Author(s): Schuch R, Fischetti VA
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Abstract Ecological and genetic factors that govern the occurrence and persistence of anthrax reservoirs in the environment are obscure. A central tenet, based on limited and often conflicting studies, has long held that growing or vegetative forms of Bacillus anthracis survive poorly outside the mammalian host and must sporulate to survive in the environment. Here, we present evidence of a more dynamic lifecycle, whereby interactions with bacterial viruses, or bacteriophages, elicit phenotypic alterations in B. anthracis and the emergence of infected derivatives, or lysogens, with dramatically altered survival capabilities. Using both laboratory and environmental B. anthracis strains, we show that lysogeny can block or promote sporulation depending on the phage, induce exopolysaccharide expression and biofilm formation, and enable the long-term colonization of both an artificial soil environment and the intestinal tract of the invertebrate redworm, Eisenia fetida. All of the B. anthracis lysogens existed in a pseudolysogenic-like state in both the soil and worm gut, shedding phages that could in turn infect non-lysogenic B. anthracis recipients and confer survival phenotypes in those environments. Finally, the mechanism behind several phenotypic changes was found to require phage-encoded bacterial sigma factors and the expression of at least one host-encoded protein predicted to be involved in the colonization of invertebrate intestines. The results here demonstrate that during its environmental phase, bacteriophages provide B. anthracis with alternatives to sporulation that involve the activation of soil-survival and endosymbiotic capabilities.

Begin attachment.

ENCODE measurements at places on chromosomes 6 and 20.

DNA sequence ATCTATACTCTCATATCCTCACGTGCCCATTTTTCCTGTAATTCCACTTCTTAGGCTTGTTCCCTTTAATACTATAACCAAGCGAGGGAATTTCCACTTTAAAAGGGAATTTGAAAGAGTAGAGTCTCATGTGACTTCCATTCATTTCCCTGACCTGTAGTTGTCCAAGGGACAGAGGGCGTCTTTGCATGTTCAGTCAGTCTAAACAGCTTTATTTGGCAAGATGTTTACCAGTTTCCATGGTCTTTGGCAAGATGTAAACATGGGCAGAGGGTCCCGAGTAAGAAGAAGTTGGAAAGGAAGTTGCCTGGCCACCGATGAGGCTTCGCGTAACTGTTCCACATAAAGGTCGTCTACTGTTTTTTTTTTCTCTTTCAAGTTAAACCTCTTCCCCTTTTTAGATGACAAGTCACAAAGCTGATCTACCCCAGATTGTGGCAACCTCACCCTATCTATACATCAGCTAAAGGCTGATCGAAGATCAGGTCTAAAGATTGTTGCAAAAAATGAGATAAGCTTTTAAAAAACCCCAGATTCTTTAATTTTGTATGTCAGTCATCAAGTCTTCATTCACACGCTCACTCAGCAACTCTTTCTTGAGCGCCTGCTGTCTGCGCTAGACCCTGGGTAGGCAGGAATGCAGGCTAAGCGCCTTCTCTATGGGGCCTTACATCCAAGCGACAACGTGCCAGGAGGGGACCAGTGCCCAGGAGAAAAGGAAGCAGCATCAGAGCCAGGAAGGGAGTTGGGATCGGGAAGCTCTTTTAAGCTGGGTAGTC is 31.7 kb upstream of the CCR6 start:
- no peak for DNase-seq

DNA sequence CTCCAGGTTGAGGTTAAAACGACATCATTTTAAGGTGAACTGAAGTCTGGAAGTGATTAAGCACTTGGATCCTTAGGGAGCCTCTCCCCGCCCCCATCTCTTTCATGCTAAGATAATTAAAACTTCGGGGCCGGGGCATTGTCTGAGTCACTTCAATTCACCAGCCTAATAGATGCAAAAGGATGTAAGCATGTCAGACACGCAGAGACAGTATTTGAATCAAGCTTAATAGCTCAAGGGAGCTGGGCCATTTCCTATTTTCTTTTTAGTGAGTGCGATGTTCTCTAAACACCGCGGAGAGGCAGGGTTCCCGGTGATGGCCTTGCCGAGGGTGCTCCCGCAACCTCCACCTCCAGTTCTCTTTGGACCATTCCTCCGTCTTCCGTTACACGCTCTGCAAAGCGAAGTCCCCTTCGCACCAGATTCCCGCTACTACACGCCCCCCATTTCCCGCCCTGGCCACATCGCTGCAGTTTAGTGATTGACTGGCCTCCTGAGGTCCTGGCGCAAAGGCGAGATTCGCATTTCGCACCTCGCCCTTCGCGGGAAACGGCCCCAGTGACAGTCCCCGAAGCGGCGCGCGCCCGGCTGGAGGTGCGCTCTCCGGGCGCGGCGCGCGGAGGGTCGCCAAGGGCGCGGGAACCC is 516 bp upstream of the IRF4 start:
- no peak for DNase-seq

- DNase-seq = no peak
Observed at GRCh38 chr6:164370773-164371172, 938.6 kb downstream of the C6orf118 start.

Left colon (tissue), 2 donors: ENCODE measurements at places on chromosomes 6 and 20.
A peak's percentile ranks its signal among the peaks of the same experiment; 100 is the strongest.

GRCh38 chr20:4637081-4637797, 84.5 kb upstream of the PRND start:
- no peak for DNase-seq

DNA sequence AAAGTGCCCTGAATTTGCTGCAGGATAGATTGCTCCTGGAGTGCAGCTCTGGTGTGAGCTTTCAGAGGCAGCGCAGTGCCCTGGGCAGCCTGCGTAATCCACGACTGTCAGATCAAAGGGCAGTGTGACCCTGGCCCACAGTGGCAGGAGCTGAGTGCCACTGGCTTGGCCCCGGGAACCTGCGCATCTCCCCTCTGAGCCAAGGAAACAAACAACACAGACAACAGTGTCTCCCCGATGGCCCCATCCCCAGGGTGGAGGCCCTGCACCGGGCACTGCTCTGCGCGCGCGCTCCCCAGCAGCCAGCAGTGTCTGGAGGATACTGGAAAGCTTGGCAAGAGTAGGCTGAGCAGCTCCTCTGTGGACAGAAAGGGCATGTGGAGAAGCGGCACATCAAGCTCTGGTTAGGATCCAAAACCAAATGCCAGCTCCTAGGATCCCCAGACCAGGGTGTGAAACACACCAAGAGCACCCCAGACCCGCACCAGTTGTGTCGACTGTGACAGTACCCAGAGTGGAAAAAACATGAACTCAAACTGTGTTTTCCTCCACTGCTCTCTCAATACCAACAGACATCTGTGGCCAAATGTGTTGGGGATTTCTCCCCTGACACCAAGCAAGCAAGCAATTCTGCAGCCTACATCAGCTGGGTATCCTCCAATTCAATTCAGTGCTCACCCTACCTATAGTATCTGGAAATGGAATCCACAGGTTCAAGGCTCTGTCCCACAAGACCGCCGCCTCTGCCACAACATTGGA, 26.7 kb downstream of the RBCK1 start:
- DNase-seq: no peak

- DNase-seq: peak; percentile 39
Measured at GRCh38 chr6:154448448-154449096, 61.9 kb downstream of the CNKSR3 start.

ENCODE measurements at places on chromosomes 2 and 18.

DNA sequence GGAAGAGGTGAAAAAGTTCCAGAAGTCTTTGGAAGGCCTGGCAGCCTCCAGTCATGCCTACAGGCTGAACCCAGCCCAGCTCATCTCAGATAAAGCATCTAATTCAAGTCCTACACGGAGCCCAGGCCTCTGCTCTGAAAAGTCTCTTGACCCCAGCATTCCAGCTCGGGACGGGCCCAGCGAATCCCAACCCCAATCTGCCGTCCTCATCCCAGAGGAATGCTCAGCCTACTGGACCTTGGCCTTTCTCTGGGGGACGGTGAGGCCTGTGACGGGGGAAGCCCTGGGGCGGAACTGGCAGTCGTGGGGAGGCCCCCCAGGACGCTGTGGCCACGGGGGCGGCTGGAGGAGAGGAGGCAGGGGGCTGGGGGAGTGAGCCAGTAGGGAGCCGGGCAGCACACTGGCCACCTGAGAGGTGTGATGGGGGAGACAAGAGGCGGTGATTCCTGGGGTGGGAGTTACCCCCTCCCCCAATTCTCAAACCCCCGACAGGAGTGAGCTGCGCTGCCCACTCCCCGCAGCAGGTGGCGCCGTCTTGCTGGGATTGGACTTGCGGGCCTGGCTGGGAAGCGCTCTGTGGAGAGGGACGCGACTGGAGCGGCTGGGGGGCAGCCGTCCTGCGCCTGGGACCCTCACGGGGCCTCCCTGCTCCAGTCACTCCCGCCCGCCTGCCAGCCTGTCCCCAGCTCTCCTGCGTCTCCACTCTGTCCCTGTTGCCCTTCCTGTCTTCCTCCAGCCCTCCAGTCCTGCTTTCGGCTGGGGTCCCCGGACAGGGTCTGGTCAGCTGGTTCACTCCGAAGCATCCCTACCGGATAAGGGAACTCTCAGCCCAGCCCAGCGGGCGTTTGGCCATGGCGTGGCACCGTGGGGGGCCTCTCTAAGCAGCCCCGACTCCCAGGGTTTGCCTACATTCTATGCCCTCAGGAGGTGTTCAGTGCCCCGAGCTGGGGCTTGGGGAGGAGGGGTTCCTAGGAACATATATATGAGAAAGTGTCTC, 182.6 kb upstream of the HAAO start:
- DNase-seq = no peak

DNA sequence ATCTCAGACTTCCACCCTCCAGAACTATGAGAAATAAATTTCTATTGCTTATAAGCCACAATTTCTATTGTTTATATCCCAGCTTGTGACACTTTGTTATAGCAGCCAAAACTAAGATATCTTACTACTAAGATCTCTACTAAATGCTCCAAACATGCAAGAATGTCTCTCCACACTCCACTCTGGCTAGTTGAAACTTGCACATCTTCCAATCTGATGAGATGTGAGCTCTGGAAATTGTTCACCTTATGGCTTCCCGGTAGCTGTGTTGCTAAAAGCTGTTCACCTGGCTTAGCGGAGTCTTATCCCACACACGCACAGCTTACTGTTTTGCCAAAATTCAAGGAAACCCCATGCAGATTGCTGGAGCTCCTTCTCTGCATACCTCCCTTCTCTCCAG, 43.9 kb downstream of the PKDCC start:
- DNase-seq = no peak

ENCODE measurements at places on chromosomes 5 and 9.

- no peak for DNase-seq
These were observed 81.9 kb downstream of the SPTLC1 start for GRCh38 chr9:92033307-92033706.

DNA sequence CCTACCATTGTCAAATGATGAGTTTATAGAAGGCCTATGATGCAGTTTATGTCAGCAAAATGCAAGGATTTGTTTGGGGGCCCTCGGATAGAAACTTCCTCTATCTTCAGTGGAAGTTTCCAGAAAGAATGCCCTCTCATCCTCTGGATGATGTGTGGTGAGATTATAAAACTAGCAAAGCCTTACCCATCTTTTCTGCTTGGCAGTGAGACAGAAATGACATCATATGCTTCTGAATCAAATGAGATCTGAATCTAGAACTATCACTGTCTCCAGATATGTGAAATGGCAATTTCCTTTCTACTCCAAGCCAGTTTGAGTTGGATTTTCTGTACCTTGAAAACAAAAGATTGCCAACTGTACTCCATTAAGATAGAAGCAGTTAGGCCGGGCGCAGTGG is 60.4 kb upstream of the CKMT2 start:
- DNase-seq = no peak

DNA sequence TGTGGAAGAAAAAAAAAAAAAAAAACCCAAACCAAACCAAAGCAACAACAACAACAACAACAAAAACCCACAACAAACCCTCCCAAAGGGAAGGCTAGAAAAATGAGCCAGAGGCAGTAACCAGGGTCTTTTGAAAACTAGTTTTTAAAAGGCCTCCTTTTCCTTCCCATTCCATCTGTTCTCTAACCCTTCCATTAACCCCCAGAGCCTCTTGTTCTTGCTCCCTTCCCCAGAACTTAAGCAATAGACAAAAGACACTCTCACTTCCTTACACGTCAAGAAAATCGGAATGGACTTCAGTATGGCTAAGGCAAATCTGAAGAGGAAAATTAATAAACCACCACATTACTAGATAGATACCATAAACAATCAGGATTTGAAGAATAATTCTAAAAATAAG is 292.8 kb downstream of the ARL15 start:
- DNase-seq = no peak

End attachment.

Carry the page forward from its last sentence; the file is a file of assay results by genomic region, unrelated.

This article was published in PLoS One
and referenced in Journal of Bioprocessing & Biotechniques